In the Promises of Depressed Anonymous we see that “One of the major areas in our lives that change quickly by our attendance at the group meetings is that we pity ourselves less and less. We begin to be grateful for all that we have and all that we are.  We begin to see that once we start getting connected to others like ourselves on a regular basis, through our Depressed Anonymous meetings, we now are listened to by others and we are validated. We don’t hear “snap out of it” at our meetings. Suddenly our years of self pity, isolation and desolation have been cashed in for a currency that buys us a new competency, a new identity, autonomy and a burgeoning interrelatedness with others. We know we are not alone.

We now can speak about our experience with depression in the past tense. We can now show how we have the tools of self-care whereby we can dig out and begin to construct an edifice of hope that will last the rest of our lives. As long as we continue to use the tools of the program we are bound to feel different as well as think differently.”

COMMENTS, PLEASE.

SOURCES: Depressed Anonymous (2011) 3rd edition; The Promises of Depressed Anonymous (2002); I’ll Do it when I feel better (.2013) Page 41.

A SAFE HAVEN: THE DEPRESSED ANONYMOUS GROUP.

Higher Thoughts for down days for September 27.

AFFIRMATION

I am not going to have any expectations about any person, place or situation.

” The great attraction  of telling ourselves that we know how other people see things without making the effort to check whether we are right is that we can claim that other people will reject us, we do not have to make the effort to meet people and get to know them. If we tell ourselves that other people will find us boring , we do not have to make the effort to talk to people.” (3)

I am less prone to read people’s minds, but I am beginning to check other peoples feelings instead of trying to read their minds. I am finding that the more I am in tune and in touch with my own feelings, the more able I am to feel comfortable around other people. I am less concerned about their opinions of me as I am concerned about the feelings that I have about myself. I am no longer going to operate out of the belief that I am worthless or unacceptable. Gradually, the fellowship of the Twelve Step program has made me aware that I am acceptable, especially now that I am part of a group that talks of being wounded and in need of repair. I am no longer alone.

In the fellowship, we are all equal. When I first came into the program, I found it a safe haven and I felt strengthened by the support of the other members of the group.  The people who are like me understand me. They never tell me to snap out of something that has been going on in me for many years.

MEDITATION

The words that give us the most hope, are the words that by experiencing a spiritual awakening, we can find the serenity and life that we have been wanting to find all these years.

SOURCE: Higher Thoughts for Down Days:365 daily thoughts and meditations for 12 Step fellowship groups.. Page 193-194.

How can the Depressed Anonymous Group empower me?

“We know that 1) Depressed Anonymous  educates and informs us about our experience of depression. 2) We know that Depressed Anonymous nurtures  us so that we can begin to share unashamedly our unpleasant feelings with others. 3) Depressed Anonymous accepts us and does not make judgments about our experience with depression.  In  other words we don’t hear “snap out of it”  from the members of the fellowship. 4) Depressed Anonymous teaches coping skills by our frequent meetings and group membership interaction. We know about being connected with like minded folks. Depressed Anonymous empowers us so that we feel there is truly a way out of depression for self and/ or  my  loved ones. One of the major benefits of the group is that you can hear how other persons depressed have made it out of their depression. It is also clear that the program works best for those who keep coming back to the meetings.”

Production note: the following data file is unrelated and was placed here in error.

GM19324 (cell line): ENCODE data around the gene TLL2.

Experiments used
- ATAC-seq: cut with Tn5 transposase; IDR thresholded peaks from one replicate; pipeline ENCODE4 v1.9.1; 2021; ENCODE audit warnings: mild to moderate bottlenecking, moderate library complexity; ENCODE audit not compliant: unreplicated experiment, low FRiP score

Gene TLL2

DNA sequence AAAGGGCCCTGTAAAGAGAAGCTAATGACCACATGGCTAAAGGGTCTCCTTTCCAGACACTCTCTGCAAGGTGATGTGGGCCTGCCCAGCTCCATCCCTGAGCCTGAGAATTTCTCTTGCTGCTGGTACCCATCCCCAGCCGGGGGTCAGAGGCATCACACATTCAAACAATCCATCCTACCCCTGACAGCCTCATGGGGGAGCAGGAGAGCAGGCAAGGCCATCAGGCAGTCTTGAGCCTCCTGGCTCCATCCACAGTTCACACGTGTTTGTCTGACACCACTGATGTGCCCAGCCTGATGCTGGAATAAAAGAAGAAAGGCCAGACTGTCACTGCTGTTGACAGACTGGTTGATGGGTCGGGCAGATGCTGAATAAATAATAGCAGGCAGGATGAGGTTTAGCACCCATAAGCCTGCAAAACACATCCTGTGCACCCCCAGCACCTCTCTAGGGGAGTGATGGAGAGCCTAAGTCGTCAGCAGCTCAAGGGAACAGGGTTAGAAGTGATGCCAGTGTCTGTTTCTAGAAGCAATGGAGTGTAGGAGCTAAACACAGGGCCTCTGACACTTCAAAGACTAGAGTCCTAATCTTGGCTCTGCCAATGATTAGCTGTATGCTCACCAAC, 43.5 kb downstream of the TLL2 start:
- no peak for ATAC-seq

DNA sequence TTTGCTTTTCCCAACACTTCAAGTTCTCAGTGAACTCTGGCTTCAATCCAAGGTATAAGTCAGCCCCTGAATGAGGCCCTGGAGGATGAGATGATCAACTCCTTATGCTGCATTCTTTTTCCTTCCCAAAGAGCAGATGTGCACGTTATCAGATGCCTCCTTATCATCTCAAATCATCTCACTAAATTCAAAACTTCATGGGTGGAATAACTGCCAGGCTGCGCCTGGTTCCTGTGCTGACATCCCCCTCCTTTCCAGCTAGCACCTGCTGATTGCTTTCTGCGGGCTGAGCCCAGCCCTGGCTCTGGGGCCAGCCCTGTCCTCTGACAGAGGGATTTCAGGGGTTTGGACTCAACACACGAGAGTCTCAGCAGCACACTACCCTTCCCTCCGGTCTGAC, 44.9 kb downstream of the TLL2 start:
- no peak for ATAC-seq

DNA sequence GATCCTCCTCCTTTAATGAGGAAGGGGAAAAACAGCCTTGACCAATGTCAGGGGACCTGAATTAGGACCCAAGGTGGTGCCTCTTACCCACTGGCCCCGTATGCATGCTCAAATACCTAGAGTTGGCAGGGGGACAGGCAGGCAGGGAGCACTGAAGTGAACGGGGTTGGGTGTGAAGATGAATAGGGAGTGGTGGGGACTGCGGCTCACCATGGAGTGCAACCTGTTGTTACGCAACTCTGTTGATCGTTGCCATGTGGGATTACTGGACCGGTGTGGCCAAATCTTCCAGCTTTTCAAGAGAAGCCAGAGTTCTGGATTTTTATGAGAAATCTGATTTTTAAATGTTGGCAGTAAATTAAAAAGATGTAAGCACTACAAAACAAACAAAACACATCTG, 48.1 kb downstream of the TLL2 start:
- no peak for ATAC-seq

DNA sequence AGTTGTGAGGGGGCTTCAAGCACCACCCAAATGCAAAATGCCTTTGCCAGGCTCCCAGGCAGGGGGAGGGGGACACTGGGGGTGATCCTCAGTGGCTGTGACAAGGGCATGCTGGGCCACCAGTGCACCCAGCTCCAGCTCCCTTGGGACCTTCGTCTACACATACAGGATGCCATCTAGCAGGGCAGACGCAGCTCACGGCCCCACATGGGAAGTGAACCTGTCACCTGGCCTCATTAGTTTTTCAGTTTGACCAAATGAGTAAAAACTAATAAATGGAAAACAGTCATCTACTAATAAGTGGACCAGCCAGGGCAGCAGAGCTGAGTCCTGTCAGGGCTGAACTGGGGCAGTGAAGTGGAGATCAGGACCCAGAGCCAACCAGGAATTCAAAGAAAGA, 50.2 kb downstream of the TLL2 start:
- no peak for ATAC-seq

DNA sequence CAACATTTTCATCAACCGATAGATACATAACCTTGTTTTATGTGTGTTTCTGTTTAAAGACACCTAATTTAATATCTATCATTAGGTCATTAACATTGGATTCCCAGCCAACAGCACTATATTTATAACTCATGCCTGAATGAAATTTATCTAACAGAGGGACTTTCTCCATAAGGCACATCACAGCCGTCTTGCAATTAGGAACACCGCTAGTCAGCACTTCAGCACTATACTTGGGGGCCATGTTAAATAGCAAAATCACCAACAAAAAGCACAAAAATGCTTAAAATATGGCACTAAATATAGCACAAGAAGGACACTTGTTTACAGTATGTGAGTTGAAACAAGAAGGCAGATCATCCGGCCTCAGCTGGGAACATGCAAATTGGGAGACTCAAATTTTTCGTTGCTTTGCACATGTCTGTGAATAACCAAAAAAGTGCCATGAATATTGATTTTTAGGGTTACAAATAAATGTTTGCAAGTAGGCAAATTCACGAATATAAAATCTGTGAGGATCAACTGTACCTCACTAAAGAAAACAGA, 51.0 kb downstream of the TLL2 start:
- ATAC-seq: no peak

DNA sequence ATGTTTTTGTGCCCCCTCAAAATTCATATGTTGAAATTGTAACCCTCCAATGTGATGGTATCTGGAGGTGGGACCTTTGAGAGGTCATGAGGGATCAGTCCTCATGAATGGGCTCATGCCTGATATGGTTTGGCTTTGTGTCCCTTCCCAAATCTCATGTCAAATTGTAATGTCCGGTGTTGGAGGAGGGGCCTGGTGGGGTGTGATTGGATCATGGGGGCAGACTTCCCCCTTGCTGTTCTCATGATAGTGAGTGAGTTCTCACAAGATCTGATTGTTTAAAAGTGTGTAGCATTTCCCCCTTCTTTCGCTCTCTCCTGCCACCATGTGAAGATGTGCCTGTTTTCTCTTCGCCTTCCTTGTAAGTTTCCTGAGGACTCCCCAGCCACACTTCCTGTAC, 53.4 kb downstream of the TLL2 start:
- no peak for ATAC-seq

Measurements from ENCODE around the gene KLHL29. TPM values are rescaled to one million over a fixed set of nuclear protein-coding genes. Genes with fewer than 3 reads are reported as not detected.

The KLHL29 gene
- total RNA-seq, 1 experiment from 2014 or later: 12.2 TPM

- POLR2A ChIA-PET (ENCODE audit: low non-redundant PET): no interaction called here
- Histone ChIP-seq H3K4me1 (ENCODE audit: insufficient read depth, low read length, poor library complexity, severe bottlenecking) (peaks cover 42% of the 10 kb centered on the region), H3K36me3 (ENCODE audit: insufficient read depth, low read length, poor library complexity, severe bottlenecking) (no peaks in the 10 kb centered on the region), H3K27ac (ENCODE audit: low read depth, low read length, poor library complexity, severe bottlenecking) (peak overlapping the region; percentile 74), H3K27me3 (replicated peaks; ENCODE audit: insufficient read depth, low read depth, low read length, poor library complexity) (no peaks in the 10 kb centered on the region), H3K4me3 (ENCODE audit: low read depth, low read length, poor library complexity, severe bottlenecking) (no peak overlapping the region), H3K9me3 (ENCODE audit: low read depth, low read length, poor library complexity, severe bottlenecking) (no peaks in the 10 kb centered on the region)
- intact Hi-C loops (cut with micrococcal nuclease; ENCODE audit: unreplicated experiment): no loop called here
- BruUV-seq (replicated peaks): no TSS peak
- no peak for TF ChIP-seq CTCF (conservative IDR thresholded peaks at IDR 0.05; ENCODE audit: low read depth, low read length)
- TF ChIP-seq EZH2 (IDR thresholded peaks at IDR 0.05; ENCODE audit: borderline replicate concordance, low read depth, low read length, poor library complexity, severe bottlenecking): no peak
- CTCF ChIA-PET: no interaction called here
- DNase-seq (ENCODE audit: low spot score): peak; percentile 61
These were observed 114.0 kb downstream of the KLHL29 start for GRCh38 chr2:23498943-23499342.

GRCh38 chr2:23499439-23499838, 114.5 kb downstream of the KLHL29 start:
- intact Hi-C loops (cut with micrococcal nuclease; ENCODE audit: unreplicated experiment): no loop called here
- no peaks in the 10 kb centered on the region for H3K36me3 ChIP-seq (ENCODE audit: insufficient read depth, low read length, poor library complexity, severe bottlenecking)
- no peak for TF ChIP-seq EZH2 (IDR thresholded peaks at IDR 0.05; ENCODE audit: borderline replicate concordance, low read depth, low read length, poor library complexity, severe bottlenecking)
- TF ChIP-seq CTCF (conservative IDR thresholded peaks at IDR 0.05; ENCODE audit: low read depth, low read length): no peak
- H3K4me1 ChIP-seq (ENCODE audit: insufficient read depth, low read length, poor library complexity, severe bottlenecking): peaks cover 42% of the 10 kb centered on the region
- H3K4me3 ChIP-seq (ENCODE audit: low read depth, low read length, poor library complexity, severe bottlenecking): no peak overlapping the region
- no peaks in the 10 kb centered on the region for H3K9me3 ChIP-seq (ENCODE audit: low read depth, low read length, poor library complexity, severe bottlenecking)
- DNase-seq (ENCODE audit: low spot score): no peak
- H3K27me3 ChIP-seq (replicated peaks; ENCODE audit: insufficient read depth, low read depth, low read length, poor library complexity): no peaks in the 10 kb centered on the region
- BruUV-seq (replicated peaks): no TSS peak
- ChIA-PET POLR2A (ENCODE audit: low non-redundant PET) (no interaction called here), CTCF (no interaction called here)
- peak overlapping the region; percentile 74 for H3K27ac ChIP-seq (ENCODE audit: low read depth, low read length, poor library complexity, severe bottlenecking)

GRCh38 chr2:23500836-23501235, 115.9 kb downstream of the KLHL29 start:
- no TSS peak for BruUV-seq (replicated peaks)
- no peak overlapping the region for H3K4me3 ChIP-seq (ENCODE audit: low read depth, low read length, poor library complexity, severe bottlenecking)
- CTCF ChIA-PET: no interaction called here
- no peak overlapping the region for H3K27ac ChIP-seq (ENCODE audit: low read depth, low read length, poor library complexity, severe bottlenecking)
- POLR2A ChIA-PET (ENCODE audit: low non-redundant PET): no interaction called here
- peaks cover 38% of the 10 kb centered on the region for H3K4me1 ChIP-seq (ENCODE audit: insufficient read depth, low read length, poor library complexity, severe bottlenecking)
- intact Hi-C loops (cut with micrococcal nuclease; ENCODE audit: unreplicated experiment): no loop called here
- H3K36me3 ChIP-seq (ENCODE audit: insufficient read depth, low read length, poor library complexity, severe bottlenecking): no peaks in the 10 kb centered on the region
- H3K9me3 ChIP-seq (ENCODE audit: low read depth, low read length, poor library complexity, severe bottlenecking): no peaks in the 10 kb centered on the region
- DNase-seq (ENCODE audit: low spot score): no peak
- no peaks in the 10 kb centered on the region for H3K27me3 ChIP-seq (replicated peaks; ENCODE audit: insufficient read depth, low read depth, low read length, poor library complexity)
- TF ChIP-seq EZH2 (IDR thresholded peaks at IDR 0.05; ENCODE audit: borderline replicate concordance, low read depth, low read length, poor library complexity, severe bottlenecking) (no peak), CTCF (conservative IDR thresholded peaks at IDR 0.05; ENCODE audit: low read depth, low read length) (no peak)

Source: I’ll do it when I feel better. 2013  DAP, Louisville, Ky Page 30.

Please comment if you like.

Therapists Views on Depressed Anonymous

The “Birth” of a Depressed Anonymous Group. Judith Bouffiou, Ph.D. (Cand.), Olympia, Washington

Isn’t life just full of expected and unexpected challenges, synchronous happenings, joys and griefs. Your life and mine. Following is a synopsis of a time in my life when I experienced all of the above. The summer of 1991 saw the dissolving of a business partnership for me; a painful, but healthy decision. The counseling center my ex-partner and I operated had provided the community with a Domestic Violence/Anger
Management (DV/A M ) Program for court and self referred clients, plus each of us had a private practice. M y decision to dissolve the partnership was motivated by a number of reasons, among them a desire to go back to school, and to spend more time and energy in my private practice. Over time my private practice had evolved into a growth and development type of practice, which I loved doing. A long with the dissolution of the partnership came the decision to no longer do the DV/A M work. I had a desire to still give the community some type of community service, but what?

Then I remembered reading some time earlier in one of my professional journals about a man who had developed a Twelve-step program, Depressed Anonymous for individuals who suffered from depression. Like most therapists, a significant number of the people I saw (and still see) in my practice were experiencing depression to one degree or other.